In fact, in medical school, they teach new doctors a phrase: "When you hear hoofbeats, think horses, not zebras." The gist is that when you see a set of symptoms, you should always assume the most common answer is the right one. The problem with the No Zebras mindset is that if you don't fit into a tidy box with perfect test results or a common diagnostic criteria list, you're not going to get help. Too many people suffer for years, even decades, because no one will look outside and see that one of those horses has stripes. 

When you find that one doctor willing to look past all the horses and see the lone zebra standing there, hold on tight. They might be your only hope for decades more to come. 

Monday, February 24, 2014

And the Games are over...

The Olympic Games, that is.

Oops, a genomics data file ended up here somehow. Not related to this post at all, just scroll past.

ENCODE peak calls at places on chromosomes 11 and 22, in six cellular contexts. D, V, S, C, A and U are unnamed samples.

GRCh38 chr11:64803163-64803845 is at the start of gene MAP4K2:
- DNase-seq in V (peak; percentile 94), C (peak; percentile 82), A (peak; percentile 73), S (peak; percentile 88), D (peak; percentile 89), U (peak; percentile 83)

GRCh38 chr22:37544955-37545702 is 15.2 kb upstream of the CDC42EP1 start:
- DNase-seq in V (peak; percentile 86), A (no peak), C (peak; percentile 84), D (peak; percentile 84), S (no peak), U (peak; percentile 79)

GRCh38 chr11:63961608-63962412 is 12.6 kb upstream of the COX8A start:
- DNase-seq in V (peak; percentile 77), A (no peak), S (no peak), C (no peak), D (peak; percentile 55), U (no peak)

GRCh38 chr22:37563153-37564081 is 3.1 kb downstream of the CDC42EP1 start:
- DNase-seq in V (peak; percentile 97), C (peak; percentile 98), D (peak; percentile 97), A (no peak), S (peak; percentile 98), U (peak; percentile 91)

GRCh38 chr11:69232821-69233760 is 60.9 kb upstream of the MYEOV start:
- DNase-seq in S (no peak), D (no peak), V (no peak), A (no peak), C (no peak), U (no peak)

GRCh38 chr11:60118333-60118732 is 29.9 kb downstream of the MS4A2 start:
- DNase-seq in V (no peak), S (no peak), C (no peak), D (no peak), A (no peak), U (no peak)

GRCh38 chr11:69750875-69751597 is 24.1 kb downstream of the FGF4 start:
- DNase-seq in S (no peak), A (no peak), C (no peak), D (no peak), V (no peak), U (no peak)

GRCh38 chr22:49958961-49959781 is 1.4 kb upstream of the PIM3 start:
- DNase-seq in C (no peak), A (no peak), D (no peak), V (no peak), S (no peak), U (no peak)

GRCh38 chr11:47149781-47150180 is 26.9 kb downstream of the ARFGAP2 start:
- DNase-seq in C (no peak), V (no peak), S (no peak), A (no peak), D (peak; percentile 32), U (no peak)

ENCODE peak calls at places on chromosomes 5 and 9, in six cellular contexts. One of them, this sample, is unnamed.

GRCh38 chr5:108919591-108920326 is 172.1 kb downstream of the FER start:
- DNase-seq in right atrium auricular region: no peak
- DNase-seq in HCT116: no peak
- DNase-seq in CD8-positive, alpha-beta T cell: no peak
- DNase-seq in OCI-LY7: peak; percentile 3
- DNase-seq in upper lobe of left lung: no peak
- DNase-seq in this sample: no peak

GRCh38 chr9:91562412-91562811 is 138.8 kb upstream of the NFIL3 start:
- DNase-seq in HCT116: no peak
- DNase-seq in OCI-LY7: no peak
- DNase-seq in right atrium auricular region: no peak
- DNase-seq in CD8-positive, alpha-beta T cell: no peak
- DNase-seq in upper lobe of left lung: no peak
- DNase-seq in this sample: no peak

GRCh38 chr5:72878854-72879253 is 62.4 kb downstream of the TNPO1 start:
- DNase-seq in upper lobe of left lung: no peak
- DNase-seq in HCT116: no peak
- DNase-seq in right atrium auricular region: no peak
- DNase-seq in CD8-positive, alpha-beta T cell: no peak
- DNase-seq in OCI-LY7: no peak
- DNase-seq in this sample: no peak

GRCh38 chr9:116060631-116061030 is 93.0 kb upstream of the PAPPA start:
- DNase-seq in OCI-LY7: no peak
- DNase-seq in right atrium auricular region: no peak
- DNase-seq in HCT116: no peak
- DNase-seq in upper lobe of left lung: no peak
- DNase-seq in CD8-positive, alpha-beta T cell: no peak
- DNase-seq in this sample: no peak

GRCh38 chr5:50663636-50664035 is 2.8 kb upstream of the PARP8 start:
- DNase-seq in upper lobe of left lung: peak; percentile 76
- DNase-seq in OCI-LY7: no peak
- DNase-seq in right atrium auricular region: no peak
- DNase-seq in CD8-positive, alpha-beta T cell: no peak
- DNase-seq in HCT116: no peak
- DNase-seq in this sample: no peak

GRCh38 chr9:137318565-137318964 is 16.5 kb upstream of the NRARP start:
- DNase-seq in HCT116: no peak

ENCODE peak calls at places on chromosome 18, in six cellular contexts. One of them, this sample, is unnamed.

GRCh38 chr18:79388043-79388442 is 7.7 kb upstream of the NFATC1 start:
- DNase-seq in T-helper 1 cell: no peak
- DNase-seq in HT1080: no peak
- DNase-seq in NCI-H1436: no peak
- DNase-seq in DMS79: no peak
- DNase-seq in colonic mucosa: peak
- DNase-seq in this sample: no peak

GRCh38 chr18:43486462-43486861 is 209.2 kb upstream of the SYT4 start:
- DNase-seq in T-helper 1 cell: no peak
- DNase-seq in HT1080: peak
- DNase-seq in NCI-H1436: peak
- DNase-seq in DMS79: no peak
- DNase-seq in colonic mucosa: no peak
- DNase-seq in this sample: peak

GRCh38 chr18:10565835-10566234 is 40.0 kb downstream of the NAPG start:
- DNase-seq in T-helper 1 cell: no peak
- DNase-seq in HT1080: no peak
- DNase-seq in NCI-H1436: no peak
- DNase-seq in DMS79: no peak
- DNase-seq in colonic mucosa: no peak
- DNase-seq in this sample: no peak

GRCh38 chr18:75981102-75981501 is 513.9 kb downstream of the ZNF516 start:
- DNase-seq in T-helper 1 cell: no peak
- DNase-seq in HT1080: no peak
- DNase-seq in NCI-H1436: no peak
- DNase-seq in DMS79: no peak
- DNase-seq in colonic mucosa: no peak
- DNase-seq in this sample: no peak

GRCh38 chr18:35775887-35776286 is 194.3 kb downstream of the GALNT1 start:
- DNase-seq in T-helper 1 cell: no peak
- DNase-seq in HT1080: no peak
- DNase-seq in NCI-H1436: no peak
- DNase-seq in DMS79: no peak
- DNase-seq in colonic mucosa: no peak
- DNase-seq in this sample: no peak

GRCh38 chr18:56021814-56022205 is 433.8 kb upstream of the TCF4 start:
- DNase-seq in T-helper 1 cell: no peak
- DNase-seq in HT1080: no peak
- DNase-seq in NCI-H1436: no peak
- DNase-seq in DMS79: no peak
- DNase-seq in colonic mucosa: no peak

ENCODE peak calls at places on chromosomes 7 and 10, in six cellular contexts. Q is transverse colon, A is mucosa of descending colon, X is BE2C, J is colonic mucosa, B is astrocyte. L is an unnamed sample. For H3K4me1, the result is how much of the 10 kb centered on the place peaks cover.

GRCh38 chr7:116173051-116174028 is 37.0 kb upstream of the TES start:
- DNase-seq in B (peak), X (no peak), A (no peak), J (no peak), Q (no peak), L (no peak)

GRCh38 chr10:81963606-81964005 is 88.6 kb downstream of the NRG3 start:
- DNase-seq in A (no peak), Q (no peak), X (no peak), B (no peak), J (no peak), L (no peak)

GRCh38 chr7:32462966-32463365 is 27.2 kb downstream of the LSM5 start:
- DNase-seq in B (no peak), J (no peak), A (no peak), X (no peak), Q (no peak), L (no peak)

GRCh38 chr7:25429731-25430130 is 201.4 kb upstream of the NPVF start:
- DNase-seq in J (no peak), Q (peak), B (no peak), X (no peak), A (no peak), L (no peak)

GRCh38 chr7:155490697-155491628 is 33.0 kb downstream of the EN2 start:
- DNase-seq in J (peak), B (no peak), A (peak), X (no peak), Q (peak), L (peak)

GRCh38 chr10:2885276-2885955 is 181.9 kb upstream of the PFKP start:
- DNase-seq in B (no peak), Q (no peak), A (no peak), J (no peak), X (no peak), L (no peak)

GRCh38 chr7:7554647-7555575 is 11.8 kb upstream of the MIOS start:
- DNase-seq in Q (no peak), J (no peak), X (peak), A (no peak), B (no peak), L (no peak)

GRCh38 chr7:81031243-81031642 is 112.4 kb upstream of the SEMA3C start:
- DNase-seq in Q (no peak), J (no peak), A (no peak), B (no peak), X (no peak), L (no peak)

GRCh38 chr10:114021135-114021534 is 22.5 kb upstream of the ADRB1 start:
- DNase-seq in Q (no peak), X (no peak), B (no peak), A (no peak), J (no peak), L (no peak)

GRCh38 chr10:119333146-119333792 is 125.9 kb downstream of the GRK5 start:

The Olympics are always an exciting time for me, for several reasons. First off, I enjoy a lot of the Olympic sports and they aren't ones you normally see on TV, like arial, bobsled, skeleton, ice dancing, etc. I have a blast getting sucked into the emotions of the athletes.

But the biggest reason the Olympics are one of my favorite biennial events? The Ravellenic Games.

First off, for those of you not familiar with Ravelry, it is one of the largest social media websites out there. And it's exclusively for fiber artists, including knitters, crocheters, spinners, and weavers. During the Olympics, a group of intrepid and very hardworking volunteers run the Ravellenic Games. The Ravellenic Games start when the Opening Ceremony of the Olympics starts and end when the torch goes out at the end of the Closing Ceremonies. The point of the Ravellenic Games is to challenge yourself as a fiber artist, just as the athletes are doing in their sports. We even have events, like the Shawl Short Track, the Lace Luge, and the Hat Halfpipe.